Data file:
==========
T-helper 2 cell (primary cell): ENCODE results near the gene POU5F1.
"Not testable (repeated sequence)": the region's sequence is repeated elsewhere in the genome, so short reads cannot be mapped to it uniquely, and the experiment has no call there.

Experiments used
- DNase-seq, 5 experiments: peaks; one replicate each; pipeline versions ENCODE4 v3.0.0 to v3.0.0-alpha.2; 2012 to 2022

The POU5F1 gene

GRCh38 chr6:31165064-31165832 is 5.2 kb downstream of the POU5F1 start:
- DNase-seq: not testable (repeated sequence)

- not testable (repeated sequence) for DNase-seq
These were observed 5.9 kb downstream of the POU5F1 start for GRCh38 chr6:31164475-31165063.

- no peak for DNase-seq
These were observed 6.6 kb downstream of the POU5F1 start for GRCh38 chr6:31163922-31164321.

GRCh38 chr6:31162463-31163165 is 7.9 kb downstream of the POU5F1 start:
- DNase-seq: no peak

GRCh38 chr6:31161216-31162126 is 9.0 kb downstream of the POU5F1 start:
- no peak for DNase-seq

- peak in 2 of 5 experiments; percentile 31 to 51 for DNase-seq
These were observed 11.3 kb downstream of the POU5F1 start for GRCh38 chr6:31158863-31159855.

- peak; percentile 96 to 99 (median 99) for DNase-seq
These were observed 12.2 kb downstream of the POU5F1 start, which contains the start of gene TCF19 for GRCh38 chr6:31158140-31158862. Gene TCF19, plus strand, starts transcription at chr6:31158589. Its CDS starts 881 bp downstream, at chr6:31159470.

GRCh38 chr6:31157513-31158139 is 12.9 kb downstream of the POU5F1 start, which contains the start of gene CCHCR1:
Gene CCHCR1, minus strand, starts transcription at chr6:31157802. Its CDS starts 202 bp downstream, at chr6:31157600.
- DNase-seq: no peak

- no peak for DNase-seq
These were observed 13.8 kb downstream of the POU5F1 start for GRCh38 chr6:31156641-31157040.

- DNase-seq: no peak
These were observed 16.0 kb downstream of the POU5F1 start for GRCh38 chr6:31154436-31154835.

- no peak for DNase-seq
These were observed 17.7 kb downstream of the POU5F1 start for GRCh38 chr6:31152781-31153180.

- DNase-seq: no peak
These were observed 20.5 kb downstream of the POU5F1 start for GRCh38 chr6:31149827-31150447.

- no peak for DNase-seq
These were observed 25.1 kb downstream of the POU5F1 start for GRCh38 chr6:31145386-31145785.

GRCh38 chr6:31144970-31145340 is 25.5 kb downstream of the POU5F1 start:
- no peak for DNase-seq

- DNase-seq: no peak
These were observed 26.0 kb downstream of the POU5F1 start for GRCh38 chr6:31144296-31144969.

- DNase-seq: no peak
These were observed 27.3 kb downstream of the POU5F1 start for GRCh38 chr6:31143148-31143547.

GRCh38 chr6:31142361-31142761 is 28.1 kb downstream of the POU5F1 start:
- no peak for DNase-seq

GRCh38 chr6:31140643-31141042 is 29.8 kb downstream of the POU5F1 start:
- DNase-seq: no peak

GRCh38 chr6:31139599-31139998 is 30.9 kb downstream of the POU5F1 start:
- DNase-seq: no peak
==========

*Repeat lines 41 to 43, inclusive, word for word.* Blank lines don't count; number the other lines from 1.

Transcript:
GRCh38 chr6:31140643-31141042 is 29.8 kb downstream of the POU5F1 start:
- DNase-seq: no peak

GRCh38 chr6:31139599-31139998 is 30.9 kb downstream of the POU5F1 start: